You might have a question – in the beginning of the project , there are a lot of uncertainty and how we can define a specific scope at that early stage? You are right.Therefore, we would also include ‘change management’ in a project which will will guide the project team how to submit a change request and get approval for a change in project scope.

With the project scope defined and signed off, project manager should well document it and share it with all project team and stakeholder. With a documented project scope, stakeholders and the project team will be able to refer to the document if there are uncertainly if an activity should be included or not in the project. And thus is a very important and effective way to manage the expectation of stakeholders.




PMP and Project Manager

I did not start my career as a project manager in the very beginning. I think nobody did. Usually, it is that you have earned some experiences in an industry and then step up to become a project manager.

As a newly on board project manager, the company might provide some on job training or mentor programme so that the project manager can learn from others experience. But I would highly recommend fellow project manager to get the PMP credential (Project Management Professional).

PMP provides a framework for you to follow at different stages of a project:

  1. Project initiation : how a project is initiated, project team is formed and identify the stakeholders as well as defining the objective, scope and deliverables of a project
  2. Project planning : it is a big portion which consists of work breakdown & sequencing, resource planning, communication planning, risk management planning.
  3. Project Execution:  this is the time when you planned activities / events are implemented.
  4. Control: it is the monitoring the progress of the project and make sure the the deliverables are up to the pre-defined standard.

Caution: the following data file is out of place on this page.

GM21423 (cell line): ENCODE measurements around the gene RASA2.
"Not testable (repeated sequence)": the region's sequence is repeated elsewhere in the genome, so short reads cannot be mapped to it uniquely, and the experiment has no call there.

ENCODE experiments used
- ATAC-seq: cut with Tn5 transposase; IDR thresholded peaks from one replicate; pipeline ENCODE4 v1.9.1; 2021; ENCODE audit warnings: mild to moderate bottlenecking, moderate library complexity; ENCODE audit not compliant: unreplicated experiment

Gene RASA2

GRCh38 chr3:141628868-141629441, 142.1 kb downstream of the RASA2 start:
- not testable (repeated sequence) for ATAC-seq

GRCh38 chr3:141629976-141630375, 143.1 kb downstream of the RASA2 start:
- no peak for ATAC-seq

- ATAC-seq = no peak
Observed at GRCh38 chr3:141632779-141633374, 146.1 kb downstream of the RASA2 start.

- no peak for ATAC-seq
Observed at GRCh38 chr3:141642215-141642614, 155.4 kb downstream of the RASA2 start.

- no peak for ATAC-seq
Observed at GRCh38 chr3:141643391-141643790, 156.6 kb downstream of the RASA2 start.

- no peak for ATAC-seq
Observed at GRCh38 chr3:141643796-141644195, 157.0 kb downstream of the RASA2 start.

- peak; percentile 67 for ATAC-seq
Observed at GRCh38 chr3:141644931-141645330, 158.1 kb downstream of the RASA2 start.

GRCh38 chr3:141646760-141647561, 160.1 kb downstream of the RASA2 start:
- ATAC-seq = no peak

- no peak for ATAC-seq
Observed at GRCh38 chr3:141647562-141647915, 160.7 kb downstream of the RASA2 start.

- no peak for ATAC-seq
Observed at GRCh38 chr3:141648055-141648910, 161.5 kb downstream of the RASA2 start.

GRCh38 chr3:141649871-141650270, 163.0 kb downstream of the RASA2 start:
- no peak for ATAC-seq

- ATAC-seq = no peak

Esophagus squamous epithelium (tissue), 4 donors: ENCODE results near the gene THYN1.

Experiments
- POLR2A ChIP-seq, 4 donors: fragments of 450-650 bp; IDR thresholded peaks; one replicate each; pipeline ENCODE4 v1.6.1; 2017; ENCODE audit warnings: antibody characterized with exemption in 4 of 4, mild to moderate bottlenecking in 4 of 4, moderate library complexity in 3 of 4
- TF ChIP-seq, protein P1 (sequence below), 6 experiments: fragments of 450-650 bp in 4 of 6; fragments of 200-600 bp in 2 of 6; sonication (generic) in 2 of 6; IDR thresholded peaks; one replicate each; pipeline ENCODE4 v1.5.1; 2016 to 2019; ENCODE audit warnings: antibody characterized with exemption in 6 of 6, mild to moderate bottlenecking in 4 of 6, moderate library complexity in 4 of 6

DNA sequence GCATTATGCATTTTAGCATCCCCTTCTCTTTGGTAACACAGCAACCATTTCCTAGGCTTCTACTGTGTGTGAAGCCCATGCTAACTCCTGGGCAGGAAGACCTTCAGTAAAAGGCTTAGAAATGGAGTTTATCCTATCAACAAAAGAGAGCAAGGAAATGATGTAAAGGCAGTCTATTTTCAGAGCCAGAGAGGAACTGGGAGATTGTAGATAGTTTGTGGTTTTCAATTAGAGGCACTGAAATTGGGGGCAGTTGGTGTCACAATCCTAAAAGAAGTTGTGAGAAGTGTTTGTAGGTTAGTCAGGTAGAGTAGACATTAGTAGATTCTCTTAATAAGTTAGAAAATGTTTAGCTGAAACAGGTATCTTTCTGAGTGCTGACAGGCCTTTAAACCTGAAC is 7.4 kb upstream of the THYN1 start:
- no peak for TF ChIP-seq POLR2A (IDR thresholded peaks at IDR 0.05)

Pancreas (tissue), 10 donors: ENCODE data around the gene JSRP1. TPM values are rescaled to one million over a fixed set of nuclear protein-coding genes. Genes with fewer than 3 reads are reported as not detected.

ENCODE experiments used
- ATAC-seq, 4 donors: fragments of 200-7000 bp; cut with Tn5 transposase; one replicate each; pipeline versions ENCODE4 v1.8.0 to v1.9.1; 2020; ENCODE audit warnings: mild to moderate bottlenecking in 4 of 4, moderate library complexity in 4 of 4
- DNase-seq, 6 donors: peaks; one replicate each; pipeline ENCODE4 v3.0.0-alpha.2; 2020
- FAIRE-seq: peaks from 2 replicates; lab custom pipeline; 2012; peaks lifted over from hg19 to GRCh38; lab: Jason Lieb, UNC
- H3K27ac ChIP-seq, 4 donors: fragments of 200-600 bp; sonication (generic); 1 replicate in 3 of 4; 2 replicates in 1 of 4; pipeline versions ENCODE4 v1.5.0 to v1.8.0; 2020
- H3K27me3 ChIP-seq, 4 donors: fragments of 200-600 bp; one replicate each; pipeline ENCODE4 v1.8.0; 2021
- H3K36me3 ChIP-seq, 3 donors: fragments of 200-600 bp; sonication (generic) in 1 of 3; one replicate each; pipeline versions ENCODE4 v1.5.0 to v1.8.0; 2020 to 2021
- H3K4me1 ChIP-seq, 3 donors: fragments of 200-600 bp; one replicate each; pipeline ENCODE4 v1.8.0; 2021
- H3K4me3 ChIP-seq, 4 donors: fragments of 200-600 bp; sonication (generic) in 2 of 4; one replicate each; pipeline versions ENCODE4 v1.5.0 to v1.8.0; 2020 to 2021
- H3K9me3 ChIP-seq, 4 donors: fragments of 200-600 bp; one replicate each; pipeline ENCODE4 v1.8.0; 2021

5. Closure: upon the end of the project, we should document the outcome and learnings of the project and officially close it.

What’s Project and Project Manager

Project or non-Project

Project managers are staff who manage projects for an organization. Projects can be differentiated with Operation by the nature of those activities involved. Project are a group or groups of non-repetitive activities. Operation, on the contrary, would involve a series of routine and pre-defined processes. However, we can still call ‘designing the operation process’ a project.

Small and Big Project

A project can happen within the same or across different teams / functional units. Small project can be ‘Creating a management sales dashboard’ within the sales team. Big project can be ‘Building a corporate website’ which will involve the input from almost all departments within the organizations.

Project Manager’s Work

Project Manager’s role is to make sure that the project outputs are delivered on time under pre-defined resources and quality.

In order to achieve this goal, a project manager need to identify the stakeholders of the project, form the project team, develop the project plan and then execute accordingly.

Project Manager’s Mentality and Skill Set

  • Credible
  • Detailed and Organized
  • Developed or preferably follow a project management framework for project planning, execution and closure
  • Good at communication and inter-personal skill
  • Know the business or industry